Lullubi, Lulubi (Akkadian: 𒇻𒇻𒉈: Lu-lu-bi, Akkadian: 𒇻𒇻𒉈𒆠: Lu-lu-biki "Country of the Lullubi"), more commonly known as Lullu,[1][2][3][4] were a group of Bronze Age tribes during the 3rd millennium BC, from a region known as Lulubum, now the Sharazor plain of the Zagros Mountains of modern-day Sulaymaniyah Governorate, Iraq. Lullubi was neighbour and sometimes ally with the Hurrian Simurrum kingdom.[5] Frayne (1990) identified their city Lulubuna or Luluban with the region's modern town of Halabja.

Lullubi Kingdom
3100 BC–675 BC
Territory of the Lullubi in the Mesopotamia area.
Territory of the Lullubi in the Mesopotamia area.
Common languagesUnclassified (Lullubian?)
Akkadian (inscriptions)
Mesopotamian religions
Historical eraAntiquity
• Established
3100 BC
• Disestablished
675 BC
Today part ofIraq

The language of the Lullubi is regarded as an unclassified language[6] because it is unattested. The term Lullubi though, appears to be of Hurrian origin rather than Semitic or the yet to arrive in the region Indo-European, and the names of its known rulers have Hurrian or more rarely Semitic influence.[7]

Historical references edit

Legends edit

The early Sumerian legend "Lugalbanda and the Anzud Bird", set in the reign of Enmerkar of Uruk, alludes to the "mountains of Lulubi" as being where the character of Lugalbanda encounters the gigantic Anzû bird while searching for the rest of Enmerkar's army en route to siege Aratta.

Akkadian empire and Gutian dynasty edit

The Victory Stele of Naram-Sin (circa 2250 BC), commemorating the victory of Akkadian Empire king Naram-Sin (standing left) over Lullubi mountain tribe and their king Satuni. Musée du Louvre.
Relief of the Lulubian Tardunni, known as the Darband-i Belula, the Darband-i Hurin or Sheikhan relief, Kurdistan, Iraq

Lullubum appears in historical times as one of the lands Sargon the Great subjugated within his Akkadian Empire, along with the neighboring province of Gutium, which was probably of the same origin as the Lullubi. Sargon's grandson Naram Sin defeated the Lullubi and their king Satuni, and had his famous victory stele made in commemoration:

"Naram-Sin the powerful . . . . Sidur and Sutuni, princes of the Lulubi, gathered together and they made war against me."

— Akkadian inscription on the Victory Stele of Naram-Sin.[8]

After the Akkadian Empire fell to the Gutians, the Lullubians rebelled against the Gutian king Erridupizir, according to the latter's inscriptions:

Ka-Nisba, king of Simurrum, instigated the people of Simurrum and Lullubi to revolt. Amnili, general of [the enemy Lullubi]... made the land [rebel]... Erridu-pizir, the mighty, king of Gutium and of the four quarters hastened [to confront] him... In a single day he captured the pass of Urbillum at Mount Mummum. Further, he captured Nirishuha.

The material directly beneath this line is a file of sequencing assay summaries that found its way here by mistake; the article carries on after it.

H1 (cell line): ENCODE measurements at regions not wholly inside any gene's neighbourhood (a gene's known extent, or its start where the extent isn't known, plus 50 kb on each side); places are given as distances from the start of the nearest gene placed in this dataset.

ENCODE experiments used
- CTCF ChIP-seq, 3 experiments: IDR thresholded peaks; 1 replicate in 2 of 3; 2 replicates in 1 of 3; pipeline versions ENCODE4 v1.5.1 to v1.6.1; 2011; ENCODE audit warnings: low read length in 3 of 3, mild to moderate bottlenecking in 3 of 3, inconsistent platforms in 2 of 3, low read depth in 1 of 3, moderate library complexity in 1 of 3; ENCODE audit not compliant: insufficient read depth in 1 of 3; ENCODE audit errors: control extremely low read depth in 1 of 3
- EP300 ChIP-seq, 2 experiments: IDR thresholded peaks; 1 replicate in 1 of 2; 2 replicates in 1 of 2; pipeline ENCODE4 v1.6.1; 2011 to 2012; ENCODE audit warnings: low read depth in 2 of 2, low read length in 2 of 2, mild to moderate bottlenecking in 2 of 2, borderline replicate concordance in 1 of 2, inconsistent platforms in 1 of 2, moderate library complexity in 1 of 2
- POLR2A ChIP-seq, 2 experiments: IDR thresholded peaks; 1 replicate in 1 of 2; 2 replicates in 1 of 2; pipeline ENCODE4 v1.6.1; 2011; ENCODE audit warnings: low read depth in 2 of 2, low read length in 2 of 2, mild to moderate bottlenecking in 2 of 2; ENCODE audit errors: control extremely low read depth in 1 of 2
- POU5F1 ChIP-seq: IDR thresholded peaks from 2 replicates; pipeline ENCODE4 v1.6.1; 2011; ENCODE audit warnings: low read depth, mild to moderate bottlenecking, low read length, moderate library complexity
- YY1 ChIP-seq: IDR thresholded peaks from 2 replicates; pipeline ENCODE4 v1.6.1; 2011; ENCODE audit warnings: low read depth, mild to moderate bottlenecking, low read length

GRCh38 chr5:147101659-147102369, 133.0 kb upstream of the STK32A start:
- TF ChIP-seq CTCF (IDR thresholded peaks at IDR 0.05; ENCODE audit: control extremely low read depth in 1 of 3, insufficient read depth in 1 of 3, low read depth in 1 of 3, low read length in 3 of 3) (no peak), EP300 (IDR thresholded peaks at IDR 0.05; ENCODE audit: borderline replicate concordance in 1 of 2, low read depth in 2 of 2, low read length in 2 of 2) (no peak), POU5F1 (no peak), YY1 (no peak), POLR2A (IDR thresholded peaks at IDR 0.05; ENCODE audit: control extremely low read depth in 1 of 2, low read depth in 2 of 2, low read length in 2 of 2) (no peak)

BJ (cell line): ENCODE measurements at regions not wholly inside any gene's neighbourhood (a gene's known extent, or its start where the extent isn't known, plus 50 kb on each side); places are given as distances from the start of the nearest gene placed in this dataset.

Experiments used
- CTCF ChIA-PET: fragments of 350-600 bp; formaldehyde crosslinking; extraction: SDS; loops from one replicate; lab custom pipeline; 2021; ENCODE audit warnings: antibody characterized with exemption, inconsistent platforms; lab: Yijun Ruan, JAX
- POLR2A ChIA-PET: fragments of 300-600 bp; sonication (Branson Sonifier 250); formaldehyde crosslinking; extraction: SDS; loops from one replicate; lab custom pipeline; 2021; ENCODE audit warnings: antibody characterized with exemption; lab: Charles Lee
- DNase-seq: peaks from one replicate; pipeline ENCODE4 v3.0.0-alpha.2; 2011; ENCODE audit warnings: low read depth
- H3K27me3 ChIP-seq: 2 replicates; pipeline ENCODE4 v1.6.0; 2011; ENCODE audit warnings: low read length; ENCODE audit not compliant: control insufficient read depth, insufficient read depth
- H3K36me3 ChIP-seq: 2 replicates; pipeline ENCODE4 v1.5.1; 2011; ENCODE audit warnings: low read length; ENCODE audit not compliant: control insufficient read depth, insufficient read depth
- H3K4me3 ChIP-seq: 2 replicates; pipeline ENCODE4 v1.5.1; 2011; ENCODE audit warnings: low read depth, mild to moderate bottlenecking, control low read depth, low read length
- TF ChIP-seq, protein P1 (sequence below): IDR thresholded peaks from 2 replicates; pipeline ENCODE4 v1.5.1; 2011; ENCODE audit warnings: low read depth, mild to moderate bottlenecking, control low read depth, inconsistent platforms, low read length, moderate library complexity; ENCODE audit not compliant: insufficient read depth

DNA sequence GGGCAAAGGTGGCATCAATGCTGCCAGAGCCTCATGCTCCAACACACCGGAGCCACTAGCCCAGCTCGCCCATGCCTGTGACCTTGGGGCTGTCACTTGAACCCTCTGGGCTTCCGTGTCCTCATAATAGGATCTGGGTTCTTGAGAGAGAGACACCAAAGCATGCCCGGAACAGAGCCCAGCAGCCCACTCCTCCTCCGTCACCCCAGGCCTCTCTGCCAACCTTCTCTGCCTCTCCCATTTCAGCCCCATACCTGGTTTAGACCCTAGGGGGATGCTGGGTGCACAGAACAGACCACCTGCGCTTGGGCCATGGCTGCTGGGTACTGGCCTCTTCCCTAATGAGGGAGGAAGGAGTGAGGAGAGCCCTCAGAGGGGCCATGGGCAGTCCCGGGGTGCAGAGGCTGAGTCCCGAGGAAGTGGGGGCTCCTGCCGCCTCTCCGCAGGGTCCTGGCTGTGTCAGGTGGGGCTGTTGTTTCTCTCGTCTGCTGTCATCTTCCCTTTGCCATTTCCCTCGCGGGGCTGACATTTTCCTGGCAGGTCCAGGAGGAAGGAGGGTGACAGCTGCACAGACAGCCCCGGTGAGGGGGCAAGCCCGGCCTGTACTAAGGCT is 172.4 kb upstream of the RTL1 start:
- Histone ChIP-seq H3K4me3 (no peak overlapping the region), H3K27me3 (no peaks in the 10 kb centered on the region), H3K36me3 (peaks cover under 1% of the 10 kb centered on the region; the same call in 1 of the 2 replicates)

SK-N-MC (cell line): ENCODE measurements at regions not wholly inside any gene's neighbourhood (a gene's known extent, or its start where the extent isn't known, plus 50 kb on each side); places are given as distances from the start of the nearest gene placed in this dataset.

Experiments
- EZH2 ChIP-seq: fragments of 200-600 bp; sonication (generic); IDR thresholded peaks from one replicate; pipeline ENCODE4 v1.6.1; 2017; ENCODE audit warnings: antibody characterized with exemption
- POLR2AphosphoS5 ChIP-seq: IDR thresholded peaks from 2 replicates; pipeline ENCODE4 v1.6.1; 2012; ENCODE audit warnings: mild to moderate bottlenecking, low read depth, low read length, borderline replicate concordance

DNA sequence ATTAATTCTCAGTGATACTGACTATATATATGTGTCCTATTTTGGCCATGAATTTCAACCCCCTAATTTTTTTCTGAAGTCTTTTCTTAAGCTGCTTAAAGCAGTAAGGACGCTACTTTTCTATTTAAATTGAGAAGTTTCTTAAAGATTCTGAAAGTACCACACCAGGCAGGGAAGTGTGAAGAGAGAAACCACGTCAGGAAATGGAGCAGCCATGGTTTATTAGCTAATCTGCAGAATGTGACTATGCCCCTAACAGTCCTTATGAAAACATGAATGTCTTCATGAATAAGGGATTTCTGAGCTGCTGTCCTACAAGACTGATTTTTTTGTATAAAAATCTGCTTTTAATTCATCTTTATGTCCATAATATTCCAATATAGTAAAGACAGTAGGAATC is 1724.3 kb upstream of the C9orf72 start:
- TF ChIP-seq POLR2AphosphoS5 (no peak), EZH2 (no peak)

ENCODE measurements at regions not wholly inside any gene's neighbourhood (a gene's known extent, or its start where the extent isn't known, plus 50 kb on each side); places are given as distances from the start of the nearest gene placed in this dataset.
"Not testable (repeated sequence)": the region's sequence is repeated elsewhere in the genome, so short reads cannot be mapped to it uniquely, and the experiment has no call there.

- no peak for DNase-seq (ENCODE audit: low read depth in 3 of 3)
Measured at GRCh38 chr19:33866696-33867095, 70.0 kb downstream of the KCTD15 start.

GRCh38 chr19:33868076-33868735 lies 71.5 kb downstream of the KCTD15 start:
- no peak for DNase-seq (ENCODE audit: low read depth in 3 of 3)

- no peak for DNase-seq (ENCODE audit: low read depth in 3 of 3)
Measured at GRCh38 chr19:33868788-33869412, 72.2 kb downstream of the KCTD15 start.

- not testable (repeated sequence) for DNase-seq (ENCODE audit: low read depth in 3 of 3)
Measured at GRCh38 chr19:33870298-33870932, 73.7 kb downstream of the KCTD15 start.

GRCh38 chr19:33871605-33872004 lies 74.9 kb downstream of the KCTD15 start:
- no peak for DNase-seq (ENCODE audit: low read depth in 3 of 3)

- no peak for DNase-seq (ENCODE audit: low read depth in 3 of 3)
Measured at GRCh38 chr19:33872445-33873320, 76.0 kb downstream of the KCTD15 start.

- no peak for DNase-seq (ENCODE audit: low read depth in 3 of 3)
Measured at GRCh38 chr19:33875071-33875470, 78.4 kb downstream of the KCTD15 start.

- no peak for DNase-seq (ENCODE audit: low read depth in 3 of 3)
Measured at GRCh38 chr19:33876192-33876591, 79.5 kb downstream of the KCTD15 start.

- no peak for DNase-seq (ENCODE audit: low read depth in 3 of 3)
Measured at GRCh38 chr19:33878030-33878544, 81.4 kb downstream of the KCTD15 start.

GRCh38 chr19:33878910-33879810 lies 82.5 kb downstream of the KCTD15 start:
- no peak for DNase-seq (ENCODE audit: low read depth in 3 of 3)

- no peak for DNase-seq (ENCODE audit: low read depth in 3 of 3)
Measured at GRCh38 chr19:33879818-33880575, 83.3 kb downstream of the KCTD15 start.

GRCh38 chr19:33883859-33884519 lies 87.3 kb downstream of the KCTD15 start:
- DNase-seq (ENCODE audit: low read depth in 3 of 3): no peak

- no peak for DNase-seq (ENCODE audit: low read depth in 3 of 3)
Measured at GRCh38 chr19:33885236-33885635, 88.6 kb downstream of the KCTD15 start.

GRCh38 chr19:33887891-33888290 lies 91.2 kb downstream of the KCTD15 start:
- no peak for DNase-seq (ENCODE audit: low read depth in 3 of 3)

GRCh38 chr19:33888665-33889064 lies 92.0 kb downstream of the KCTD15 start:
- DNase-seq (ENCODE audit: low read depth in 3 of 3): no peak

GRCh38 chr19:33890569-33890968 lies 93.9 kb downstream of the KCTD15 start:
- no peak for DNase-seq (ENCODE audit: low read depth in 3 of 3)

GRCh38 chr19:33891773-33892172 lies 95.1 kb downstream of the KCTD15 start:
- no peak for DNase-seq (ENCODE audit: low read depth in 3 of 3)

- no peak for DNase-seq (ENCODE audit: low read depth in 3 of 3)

— Inscription R2:226-7 of Erridupizir.[9]

Neo-Sumerian Empire edit

Tablet of Shulgi, glorifies the King and his victories on the Lullubi people, Sulaymaniyah Museum, Iraq

Following the Gutian period, the Neo-Sumerian Empire (Ur-III) ruler Shulgi is said to have raided Lullubi at least 9 times; by the time of Amar-Sin, Lullubians formed a contingent in the military of Ur, suggesting that the region was then under Neo-Sumerian control.

Lullubi-ki ("Country of the Lullubi") on the Anubanini rock relief

Another famous rock relief depicting the Lullubian king Anubanini with the Assyrian-Babylonian goddess Ishtar, captives in tow, is now thought to date to the Ur-III period; however, a later Babylonian legendary retelling of the exploits of Sargon the Great mentions Anubanini as one of his opponents.

Babylonian and Assyrian interactions edit

In the following (second) millennium BC, the term "Lullubi" or "Lullu" seems to have become a generic Babylonian/Assyrian term for "highlander", while the original region of Lullubi was also known as Zamua. However, the "land of Lullubi" makes a reappearance in the late 12th century BC, when both Nebuchadnezzar I of Babylon (in c. 1120 BC) and Tiglath-Pileser I of Assyria (in 1113 BC) claim to have subdued it. Neo-Assyrian kings of the following centuries also recorded campaigns and conquests in the area of Lullubum / Zamua. Most notably, Ashur-nasir-pal II had to suppress a revolt among the Lullubian / Zamuan chiefs in 881 BC, during which they constructed a wall in the Bazian pass (between modern Kirkuk and Sulaymaniyah) in a failed attempt to keep the Assyrians out.

They were said to have had 19 walled cities in their land, as well as a large supply of horses, cattle, metals, textiles and wine, which were carried off by Ashur-nasir-pal. Local chiefs or governors of the Zamua region continued to be mentioned down to the end of Esarhaddon's reign (669 BC).